REVIEW: ‘Breakfast at Tiffany’s’ – Milton Keynes Theatre, September 2016
There are some sparkling performances in the production of Breakfast at Tiffany’s currently captivating audiences at Milton Keynes Theatre.
The classic tale of deliciously enigmatic New York good-time girl Holly Golightly, penned by Truman Capote in his 1958 novella and memorably portrayed by Audrey Hepburn in the iconic 1961 film, has been reinvented as a stylish stage play with music. American playwright Richard Greenberg returns to Capote’s original prose for this version, rather than basing his interpretation on the film’s script. Nonetheless, Moon River, the Oscar-winning theme from the movie, remains and provides the show’s most enchanting musical interlude.
Audrey’s name will forever be inextricably linked to Breakfast at Tiffany’s so it surely takes a brave performer to fully embrace the character of the troubled call-girl without inadequately imitating the film star. Georgia May Foote is making her theatrical debut in this touring production and in last night’s show – only the second performance so far of the nationwide tour – she proved herself to be suitably fearless. There is no doubt that Georgia is a plucky and polished leading lady.
Thanks to Audrey Hepburn’s elfin elegance and charming personification of the fiercely independent yet naïve and child-like Holly Golightly, this is a challenging role for any actress to take on. The whole story revolves around Holly’s eccentric, fun-loving personality and the vulnerability that lies just beneath her chic exterior. It is not enough to just look the part, whoever embodies Holly needs to bring some depth to the fantastical character or else Miss Golightly is nothing more than a crass, implausible caricature.
Georgia May Foote is best known for playing Katy Armstrong in Coronation Street from 2010 until 2015 and for making it to the final of Strictly Come Dancing last year. Being Holly Golightly, a girl about town in the Big Apple during the 1940s, could not be more different than being on the cobbles or whirling around a ballroom floor but Georgia masters the requisite American accent and spirited attitude with ease.
Although at times she is a little softly-spoken, Georgia effortlessly enunciates the reams and reams of dialogue that exquisite extrovert Holly endearingly bestows upon everyone she encounters. Holly is a free spirit, determined not be pinned down or to take life too seriously and Georgia captures the essence of this. Equally, when Holly’s past catches up with her and the present and future appear more uncertain than ever before, Georgia delivers the perfect blend of drama, emotion and cheekiness to make the most of the party girl’s complex nature. There is very little dancing, but the short bursts of relaxed choreography that are included pose no problem at all for Georgia. She remains light on her feet throughout the production, even while modelling various pair of high heels to complement Holly’s extensive wardrobe of stunning outfits.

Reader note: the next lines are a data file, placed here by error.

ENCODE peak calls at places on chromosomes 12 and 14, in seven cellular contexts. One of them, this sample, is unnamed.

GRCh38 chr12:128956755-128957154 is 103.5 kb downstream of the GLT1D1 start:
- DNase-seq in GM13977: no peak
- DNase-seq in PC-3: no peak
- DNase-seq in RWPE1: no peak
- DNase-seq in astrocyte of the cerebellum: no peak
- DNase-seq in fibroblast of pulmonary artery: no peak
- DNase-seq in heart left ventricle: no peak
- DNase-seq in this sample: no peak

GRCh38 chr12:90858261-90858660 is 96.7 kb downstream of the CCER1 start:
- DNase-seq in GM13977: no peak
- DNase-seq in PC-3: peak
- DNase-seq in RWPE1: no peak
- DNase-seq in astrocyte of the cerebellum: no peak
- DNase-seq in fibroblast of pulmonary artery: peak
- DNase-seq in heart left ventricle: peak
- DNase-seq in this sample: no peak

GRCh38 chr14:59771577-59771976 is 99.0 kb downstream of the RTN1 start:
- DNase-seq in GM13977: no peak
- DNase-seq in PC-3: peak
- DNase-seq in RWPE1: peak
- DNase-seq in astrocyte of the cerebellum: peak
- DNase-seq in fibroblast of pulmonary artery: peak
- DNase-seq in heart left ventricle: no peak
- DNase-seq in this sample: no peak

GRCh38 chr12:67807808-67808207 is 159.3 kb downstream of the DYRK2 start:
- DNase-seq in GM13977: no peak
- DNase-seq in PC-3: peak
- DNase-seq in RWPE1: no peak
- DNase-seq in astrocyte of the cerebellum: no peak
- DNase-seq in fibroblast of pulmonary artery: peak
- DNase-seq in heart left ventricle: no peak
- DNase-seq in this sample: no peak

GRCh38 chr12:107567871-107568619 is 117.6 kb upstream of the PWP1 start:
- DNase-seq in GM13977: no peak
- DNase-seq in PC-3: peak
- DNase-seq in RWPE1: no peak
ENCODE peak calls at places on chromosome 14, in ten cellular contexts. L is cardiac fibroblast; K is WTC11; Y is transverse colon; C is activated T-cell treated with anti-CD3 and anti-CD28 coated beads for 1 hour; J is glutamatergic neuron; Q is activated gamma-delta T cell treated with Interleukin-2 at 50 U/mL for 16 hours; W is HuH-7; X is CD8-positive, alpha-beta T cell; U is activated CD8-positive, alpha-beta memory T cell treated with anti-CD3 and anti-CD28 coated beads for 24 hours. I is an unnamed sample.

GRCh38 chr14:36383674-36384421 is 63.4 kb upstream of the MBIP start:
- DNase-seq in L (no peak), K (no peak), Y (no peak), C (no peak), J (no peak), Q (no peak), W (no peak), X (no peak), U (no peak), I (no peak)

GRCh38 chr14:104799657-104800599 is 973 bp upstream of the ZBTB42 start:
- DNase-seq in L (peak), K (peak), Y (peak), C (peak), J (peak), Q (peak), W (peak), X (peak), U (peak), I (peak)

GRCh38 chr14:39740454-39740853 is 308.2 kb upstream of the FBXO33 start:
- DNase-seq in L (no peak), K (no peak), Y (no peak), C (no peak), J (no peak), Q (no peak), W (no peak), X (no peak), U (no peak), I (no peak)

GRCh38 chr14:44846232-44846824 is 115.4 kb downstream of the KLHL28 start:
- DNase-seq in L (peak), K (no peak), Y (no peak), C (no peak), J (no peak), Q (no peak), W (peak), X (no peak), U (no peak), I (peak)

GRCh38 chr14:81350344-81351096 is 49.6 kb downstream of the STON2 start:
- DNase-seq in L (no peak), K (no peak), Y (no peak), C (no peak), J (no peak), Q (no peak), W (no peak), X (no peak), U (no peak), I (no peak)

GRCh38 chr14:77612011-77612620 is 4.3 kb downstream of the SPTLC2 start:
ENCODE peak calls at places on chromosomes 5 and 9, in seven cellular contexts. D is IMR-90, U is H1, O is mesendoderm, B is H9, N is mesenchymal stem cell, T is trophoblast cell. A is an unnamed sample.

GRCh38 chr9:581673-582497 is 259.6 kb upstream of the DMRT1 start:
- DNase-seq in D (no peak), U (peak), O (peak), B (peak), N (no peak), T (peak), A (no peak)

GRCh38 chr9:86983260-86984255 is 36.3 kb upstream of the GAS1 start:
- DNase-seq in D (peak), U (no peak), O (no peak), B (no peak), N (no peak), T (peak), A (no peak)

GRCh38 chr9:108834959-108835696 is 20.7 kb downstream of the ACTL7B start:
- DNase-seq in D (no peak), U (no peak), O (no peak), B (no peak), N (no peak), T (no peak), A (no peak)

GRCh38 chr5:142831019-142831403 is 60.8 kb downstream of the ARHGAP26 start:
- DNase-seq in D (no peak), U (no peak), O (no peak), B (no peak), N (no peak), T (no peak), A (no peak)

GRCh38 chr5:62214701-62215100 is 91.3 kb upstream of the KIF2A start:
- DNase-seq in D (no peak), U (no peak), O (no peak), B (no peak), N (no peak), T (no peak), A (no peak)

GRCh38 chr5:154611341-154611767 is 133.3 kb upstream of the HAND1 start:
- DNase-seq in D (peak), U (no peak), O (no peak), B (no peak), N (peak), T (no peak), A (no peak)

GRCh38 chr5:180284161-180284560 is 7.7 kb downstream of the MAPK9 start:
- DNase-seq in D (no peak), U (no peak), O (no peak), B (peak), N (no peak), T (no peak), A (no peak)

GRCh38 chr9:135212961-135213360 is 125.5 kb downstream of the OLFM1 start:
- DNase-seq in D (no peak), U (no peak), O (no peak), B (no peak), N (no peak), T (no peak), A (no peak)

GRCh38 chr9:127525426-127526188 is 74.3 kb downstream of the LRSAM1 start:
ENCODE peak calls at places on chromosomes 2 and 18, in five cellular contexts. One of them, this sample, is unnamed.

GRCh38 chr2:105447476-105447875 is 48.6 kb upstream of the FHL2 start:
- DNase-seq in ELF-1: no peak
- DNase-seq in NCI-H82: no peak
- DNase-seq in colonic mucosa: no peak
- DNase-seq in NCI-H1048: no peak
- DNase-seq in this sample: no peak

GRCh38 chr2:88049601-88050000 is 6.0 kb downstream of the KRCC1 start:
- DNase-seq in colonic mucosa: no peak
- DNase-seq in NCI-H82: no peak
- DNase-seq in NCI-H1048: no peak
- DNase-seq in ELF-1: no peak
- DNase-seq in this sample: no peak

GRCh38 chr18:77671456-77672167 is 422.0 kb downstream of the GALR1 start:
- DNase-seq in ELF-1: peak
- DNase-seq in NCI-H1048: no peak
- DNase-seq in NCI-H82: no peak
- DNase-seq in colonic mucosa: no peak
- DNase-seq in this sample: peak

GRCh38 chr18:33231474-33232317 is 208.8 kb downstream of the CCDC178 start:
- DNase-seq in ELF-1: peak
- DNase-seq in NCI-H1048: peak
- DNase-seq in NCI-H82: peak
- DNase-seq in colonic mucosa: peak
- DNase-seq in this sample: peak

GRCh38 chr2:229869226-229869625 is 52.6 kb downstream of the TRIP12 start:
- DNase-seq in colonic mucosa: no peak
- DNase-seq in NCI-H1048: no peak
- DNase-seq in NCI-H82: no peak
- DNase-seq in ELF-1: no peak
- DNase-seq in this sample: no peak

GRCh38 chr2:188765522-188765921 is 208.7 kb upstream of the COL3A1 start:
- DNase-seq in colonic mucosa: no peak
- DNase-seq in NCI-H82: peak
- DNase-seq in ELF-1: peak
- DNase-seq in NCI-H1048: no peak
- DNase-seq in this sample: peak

The play is centred on the characters of Holly and a young writer from Louisiana who is never named but everyone calls “Fred”. Matt Barber (probably best known for his role as Atticus Aldridge in the last two seasons of Downton Abbey) plays Fred and is onstage for just about the whole show as our protagonist. Fred is utterly entranced by Holly when she clambers through his apartment window one evening. He rapidly finds himself fascinated by this social butterfly and her complicated relationships (she really is someone that every woman wants to be and every man wants to be with) even while he himself is struggling with his own sexuality. Matt Barber has real charisma and keeps the whole production together. His chemistry with Georgia is totally believable, whether they are throwing caution to the wind and confiding in each other; reminiscing about their pasts and dreaming of their futures; or fighting like cat and dog.
Speaking of cats, the cameo appearances from Bob the cat, who plays Holly’s nameless feline friend, go down very well with the audience. Four-legged thespians always get the crowd on-side and Bob is no exception! The moggy with no moniker is symbolic of Holly’s desire to belong somewhere but her enduring belief that this may never happen – she refuses to claim ownership of the cat, or name him, until she believes herself to be settled. This vulnerability, coupled with her references to the “moody blues” and the “angry reds”, makes Holly Golightly a character that we can all relate to. Indeed, her dream to breakfast at Tiffany’s – her happy place where “nothing very bad” can possibly happen to you – epitomises what everyone wants: to feel secure in themselves.
Both Georgia and Matt dazzle. The supporting cast members add plenty of interest and intrigue. The sets and musical soundtrack are just right to create the desired venues and ambience. As the focus is more on a series of vignettes; the developing relationship between Holly and “Fred”; and an exploration of their characters, there are no real “wow” moments to rave about. Instead, my considered opinion is that the production as a whole is an engaging, entertaining and enjoyable theatrical experience.
> Breakfast at Tiffany’s continues at Milton Keynes Theatre until Saturday.
This review is also featured on Total MK.